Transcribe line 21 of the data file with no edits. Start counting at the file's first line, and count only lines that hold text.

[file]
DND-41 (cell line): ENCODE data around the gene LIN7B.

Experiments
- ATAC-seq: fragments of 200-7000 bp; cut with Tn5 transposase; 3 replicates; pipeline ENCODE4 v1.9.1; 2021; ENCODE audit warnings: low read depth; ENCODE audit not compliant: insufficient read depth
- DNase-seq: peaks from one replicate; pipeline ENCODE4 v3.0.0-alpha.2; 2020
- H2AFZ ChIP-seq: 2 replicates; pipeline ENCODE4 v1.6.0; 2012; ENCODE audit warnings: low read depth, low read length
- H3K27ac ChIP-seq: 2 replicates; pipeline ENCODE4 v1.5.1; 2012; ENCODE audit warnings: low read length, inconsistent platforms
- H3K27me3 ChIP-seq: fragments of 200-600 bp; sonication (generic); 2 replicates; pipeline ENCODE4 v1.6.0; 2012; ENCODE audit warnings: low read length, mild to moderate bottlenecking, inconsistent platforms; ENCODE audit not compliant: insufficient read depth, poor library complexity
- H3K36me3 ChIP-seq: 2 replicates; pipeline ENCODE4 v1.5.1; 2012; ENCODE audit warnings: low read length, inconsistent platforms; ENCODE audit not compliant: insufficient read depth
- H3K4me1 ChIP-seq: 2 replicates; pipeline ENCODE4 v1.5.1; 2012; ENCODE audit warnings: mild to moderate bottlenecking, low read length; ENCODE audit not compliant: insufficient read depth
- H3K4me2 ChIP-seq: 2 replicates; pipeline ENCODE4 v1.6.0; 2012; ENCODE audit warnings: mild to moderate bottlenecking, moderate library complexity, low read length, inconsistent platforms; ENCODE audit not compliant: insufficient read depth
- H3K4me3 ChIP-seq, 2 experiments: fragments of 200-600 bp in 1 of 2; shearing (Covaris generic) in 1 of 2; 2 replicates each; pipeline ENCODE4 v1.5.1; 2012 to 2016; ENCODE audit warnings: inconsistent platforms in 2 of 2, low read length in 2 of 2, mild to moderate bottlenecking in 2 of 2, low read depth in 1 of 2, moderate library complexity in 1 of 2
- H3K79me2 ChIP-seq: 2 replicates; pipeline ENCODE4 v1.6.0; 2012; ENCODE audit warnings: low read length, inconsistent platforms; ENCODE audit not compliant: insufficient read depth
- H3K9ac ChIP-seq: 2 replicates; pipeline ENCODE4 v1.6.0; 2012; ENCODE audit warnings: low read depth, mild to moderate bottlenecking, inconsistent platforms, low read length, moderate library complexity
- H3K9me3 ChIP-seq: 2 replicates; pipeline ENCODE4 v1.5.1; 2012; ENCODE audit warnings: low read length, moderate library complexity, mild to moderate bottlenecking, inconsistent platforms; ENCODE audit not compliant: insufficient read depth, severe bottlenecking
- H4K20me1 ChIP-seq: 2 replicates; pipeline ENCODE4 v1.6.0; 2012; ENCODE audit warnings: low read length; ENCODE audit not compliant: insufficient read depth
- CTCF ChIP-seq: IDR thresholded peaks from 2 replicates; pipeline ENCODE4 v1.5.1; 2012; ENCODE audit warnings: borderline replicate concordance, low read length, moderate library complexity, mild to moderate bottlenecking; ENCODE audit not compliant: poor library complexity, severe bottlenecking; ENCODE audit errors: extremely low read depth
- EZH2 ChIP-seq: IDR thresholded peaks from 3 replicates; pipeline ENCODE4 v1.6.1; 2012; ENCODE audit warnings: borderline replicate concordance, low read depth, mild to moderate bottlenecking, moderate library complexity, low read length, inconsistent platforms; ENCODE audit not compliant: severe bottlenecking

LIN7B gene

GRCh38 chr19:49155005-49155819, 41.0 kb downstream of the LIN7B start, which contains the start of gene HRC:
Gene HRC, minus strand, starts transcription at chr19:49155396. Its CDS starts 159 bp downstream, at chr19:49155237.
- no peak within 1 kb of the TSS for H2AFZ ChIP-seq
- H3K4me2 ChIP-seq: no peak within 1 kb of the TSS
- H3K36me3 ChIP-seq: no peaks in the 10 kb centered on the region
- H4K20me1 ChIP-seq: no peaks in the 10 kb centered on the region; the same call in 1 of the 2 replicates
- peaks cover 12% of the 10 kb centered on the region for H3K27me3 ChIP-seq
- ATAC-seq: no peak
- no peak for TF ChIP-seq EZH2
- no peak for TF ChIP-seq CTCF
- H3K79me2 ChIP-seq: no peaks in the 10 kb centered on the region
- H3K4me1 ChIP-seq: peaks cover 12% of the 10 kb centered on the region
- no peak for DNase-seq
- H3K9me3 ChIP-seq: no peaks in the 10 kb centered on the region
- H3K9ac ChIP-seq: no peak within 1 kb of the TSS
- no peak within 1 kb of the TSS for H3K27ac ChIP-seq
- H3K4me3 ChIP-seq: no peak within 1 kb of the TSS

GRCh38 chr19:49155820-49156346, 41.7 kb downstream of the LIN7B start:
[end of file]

- no peak within 1 kb of the TSS for H2AFZ ChIP-seq